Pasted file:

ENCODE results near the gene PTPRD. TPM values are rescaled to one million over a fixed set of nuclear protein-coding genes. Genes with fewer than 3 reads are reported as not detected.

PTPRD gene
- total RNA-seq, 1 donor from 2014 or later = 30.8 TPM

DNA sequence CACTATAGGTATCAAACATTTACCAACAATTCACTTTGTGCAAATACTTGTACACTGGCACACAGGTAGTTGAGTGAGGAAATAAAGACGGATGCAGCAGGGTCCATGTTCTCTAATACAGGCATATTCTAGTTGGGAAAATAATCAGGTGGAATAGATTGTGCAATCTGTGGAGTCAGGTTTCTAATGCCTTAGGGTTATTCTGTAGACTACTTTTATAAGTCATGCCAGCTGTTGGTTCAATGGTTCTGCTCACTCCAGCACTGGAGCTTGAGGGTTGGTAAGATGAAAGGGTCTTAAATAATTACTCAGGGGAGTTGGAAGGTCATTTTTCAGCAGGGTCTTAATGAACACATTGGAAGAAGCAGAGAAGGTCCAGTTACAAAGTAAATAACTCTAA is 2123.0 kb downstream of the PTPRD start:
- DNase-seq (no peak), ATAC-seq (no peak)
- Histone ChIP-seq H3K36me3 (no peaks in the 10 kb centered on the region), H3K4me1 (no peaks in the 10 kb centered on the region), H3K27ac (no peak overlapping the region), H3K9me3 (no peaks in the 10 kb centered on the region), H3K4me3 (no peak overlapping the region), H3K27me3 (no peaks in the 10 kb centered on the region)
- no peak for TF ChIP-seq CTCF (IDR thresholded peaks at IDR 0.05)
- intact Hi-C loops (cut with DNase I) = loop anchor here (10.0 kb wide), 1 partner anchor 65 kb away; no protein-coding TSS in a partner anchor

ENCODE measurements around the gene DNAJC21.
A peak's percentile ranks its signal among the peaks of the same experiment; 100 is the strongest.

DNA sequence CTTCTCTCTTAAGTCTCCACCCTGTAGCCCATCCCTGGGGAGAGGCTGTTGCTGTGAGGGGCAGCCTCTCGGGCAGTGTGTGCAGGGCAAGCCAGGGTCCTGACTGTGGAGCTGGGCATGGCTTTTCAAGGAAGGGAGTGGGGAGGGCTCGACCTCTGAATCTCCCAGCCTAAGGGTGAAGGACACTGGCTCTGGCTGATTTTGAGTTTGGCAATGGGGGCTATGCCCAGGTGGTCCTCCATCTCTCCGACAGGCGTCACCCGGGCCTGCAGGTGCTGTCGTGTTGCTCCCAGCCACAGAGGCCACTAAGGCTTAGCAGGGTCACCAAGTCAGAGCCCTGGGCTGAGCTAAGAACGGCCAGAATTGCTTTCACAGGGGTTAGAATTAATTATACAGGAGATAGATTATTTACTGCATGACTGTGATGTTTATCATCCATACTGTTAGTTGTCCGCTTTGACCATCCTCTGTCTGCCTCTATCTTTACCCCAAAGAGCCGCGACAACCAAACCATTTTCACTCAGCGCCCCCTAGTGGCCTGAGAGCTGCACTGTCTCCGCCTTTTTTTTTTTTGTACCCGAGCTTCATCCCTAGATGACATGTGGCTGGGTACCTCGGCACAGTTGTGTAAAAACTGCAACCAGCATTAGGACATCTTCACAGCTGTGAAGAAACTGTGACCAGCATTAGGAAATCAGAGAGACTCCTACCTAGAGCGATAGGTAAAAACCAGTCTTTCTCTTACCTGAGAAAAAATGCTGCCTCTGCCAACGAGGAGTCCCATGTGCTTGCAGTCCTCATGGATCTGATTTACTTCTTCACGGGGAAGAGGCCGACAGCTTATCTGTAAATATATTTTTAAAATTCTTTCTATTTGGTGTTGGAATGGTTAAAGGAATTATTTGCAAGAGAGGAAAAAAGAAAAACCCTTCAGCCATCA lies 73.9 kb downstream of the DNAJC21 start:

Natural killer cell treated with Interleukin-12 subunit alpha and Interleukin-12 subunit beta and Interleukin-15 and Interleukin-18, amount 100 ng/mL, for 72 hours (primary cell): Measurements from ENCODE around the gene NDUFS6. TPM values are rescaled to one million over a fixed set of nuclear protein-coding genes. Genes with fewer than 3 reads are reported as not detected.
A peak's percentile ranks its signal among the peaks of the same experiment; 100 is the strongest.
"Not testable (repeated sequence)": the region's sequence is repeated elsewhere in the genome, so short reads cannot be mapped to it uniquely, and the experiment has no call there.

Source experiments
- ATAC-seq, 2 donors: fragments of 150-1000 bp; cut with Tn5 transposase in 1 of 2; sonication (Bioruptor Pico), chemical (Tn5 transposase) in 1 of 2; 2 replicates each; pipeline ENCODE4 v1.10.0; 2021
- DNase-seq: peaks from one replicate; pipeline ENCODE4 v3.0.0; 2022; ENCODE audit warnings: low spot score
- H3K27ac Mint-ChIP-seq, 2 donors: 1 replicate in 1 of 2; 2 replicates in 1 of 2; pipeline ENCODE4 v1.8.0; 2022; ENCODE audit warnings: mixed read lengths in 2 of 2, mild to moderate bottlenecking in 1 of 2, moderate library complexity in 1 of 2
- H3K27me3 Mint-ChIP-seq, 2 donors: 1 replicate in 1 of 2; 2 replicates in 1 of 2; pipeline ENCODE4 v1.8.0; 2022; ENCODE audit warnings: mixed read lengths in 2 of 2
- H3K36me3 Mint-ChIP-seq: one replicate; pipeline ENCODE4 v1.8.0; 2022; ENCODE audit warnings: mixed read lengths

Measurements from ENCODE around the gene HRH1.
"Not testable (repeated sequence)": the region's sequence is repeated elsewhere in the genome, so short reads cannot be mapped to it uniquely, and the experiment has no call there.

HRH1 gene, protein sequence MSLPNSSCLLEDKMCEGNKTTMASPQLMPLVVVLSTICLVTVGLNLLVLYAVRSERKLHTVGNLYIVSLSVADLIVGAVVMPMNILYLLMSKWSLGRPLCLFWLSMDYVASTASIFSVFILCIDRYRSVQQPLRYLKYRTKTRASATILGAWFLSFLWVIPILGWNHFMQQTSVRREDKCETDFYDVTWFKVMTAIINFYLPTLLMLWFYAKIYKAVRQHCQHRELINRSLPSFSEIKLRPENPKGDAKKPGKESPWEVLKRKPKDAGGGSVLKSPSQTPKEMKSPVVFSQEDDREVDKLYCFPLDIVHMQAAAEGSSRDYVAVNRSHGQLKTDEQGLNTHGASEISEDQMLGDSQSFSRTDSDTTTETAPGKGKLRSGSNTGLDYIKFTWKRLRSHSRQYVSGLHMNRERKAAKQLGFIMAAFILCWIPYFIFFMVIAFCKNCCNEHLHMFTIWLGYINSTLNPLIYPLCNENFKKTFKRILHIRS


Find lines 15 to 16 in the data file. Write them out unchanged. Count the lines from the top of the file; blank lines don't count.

Source experiments
- ATAC-seq, 2 donors: fragments of 150-1000 bp; cut with Tn5 transposase in 1 of 2; sonication (Bioruptor Pico), chemical (Tn5 transposase) in 1 of 2; 2 replicates each; pipeline ENCODE4 v1.10.0; 2021